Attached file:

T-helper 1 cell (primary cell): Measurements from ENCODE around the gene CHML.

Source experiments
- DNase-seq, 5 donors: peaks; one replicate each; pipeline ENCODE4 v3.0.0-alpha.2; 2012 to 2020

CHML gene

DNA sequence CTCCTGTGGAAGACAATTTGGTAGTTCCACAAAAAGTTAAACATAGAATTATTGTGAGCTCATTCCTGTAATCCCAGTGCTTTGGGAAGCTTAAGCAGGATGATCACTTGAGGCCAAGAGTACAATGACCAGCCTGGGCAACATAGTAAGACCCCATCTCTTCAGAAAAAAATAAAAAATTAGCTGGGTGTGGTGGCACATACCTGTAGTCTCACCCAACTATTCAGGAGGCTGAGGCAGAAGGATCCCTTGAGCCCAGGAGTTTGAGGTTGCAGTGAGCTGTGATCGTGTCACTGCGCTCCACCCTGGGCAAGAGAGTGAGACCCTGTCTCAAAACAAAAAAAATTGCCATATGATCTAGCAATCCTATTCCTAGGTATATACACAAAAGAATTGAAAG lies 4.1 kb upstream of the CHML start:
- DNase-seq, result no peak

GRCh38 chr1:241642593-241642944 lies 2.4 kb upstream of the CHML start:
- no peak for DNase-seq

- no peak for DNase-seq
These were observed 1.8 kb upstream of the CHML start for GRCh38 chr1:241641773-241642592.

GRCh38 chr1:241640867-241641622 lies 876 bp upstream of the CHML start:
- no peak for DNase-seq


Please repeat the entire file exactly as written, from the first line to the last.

T-helper 1 cell (primary cell): Measurements from ENCODE around the gene CHML.

Source experiments
- DNase-seq, 5 donors: peaks; one replicate each; pipeline ENCODE4 v3.0.0-alpha.2; 2012 to 2020

CHML gene

DNA sequence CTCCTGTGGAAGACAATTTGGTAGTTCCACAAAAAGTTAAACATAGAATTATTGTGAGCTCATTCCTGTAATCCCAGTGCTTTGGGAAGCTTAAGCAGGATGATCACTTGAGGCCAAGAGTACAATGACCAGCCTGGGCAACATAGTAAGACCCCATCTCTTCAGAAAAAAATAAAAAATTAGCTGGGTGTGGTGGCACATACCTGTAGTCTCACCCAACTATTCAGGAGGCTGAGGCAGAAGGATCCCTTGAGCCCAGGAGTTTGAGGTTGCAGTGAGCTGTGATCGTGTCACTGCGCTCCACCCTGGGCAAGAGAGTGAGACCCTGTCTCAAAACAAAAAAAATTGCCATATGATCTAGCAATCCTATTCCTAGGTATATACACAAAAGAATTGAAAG lies 4.1 kb upstream of the CHML start:
- DNase-seq, result no peak

GRCh38 chr1:241642593-241642944 lies 2.4 kb upstream of the CHML start:
- no peak for DNase-seq

- no peak for DNase-seq
These were observed 1.8 kb upstream of the CHML start for GRCh38 chr1:241641773-241642592.

GRCh38 chr1:241640867-241641622 lies 876 bp upstream of the CHML start:
- no peak for DNase-seq